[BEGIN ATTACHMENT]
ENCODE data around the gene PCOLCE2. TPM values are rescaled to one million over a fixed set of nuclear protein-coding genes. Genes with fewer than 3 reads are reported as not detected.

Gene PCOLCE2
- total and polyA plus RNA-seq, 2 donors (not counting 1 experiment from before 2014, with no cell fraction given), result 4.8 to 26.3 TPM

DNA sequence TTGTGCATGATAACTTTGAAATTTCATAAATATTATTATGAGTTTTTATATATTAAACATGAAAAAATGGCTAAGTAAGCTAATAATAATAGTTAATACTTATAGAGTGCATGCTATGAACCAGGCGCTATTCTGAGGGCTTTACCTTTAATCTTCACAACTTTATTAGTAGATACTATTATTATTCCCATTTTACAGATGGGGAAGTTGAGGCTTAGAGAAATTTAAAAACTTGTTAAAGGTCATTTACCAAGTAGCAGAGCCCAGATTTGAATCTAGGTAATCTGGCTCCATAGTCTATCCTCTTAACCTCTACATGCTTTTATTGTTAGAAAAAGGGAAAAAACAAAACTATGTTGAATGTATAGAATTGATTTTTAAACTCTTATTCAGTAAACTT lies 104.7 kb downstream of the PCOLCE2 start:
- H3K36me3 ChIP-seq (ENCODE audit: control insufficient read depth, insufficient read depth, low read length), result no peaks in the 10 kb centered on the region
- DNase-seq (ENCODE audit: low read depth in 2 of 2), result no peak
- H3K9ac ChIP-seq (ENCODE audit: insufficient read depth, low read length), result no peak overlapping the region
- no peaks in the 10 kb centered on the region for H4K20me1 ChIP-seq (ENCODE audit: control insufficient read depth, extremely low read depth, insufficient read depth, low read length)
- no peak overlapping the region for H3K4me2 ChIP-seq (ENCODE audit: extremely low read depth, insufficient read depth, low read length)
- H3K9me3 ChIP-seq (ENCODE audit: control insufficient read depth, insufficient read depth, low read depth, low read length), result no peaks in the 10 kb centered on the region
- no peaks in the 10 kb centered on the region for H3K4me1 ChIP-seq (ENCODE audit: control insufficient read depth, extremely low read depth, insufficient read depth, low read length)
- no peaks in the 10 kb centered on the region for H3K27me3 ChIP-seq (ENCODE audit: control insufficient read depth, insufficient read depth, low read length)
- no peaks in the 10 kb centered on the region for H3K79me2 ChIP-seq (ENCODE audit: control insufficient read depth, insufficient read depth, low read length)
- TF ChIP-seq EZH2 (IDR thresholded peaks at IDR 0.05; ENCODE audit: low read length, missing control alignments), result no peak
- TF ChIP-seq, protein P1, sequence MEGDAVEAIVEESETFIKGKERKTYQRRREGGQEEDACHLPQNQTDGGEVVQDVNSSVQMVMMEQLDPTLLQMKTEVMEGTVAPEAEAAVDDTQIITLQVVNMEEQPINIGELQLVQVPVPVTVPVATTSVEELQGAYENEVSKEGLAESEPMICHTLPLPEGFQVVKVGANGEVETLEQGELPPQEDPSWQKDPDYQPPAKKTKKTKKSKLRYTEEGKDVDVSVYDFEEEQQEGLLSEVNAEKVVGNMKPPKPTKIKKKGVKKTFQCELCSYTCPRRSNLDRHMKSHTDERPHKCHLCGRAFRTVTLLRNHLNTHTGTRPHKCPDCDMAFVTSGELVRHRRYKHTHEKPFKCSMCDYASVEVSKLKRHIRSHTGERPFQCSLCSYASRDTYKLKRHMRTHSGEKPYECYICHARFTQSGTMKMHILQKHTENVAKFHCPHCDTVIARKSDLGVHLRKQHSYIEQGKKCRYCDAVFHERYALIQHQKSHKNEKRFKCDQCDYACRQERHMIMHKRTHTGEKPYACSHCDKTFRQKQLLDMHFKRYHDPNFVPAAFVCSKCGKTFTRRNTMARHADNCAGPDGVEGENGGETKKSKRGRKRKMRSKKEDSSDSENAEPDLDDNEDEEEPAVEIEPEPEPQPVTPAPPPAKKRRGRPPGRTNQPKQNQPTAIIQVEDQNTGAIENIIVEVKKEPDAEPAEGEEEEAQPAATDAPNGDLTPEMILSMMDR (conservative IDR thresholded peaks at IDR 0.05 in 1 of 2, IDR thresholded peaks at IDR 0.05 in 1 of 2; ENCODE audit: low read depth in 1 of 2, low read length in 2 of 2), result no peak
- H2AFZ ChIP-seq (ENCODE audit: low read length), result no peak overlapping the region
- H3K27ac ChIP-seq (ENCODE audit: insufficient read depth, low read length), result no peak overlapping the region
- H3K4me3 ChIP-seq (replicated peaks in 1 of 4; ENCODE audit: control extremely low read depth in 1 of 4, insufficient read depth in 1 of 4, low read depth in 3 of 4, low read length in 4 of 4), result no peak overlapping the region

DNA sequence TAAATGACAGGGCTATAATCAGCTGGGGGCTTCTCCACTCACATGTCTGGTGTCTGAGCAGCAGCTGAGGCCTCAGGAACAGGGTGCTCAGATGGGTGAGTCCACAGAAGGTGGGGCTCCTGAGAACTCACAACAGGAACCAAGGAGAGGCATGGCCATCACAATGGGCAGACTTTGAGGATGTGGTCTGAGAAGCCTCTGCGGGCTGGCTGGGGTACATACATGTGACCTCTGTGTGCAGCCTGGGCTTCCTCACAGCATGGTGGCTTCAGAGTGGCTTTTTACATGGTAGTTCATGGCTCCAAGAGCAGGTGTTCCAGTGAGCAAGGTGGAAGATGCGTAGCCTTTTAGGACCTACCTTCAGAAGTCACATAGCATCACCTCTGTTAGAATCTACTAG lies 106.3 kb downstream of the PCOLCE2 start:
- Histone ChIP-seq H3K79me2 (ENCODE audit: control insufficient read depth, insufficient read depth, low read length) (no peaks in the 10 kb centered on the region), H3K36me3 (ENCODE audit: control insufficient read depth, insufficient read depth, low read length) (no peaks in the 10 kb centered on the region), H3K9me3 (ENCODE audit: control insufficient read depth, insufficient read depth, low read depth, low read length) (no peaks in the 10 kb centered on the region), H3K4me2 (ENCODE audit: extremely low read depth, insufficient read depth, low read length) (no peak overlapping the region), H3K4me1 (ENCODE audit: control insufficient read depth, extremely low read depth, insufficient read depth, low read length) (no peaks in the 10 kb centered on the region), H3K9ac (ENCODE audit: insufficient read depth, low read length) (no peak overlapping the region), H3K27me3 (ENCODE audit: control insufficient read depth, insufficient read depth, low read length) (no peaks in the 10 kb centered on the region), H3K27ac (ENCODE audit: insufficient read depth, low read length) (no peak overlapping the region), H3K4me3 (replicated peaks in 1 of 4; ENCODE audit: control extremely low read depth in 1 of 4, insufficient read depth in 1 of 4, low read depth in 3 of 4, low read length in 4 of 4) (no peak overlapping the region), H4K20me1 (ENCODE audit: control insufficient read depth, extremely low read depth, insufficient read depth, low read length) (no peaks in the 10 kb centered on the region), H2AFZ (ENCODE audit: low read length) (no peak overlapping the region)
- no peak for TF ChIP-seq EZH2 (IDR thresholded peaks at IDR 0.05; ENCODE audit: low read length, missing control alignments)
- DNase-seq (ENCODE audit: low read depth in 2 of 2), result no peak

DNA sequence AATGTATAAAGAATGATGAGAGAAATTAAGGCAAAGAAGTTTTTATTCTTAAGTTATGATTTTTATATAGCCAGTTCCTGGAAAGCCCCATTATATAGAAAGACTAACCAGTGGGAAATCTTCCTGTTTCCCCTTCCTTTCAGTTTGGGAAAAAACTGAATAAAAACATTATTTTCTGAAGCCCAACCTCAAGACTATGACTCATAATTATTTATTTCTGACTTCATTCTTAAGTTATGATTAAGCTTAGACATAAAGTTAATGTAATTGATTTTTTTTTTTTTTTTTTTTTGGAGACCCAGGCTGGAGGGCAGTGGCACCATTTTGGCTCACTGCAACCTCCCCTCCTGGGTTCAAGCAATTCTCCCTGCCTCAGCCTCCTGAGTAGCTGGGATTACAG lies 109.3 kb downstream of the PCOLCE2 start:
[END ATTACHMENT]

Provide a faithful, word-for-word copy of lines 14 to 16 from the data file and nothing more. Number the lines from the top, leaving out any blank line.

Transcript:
- TF ChIP-seq EZH2 (IDR thresholded peaks at IDR 0.05; ENCODE audit: low read length, missing control alignments), result no peak
- TF ChIP-seq, protein P1, sequence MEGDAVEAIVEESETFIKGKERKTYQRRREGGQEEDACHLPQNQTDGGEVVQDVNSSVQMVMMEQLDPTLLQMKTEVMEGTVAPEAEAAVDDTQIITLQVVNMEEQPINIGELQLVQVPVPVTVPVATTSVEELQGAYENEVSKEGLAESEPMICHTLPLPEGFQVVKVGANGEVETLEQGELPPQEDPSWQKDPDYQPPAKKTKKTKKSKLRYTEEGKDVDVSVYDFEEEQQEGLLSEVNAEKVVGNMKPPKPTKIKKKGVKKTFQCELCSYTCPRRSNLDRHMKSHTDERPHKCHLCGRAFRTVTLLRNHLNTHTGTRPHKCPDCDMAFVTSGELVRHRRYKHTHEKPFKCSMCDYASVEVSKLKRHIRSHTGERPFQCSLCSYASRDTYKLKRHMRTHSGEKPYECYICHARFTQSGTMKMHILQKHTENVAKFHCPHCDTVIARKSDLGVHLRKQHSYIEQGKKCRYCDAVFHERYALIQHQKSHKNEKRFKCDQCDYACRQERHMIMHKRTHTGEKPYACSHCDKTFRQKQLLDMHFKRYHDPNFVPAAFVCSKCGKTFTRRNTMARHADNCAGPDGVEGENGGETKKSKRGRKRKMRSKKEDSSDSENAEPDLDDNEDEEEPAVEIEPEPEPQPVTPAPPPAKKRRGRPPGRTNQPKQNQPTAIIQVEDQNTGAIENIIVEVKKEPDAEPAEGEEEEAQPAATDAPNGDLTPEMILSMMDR (conservative IDR thresholded peaks at IDR 0.05 in 1 of 2, IDR thresholded peaks at IDR 0.05 in 1 of 2; ENCODE audit: low read depth in 1 of 2, low read length in 2 of 2), result no peak
- H2AFZ ChIP-seq (ENCODE audit: low read length), result no peak overlapping the region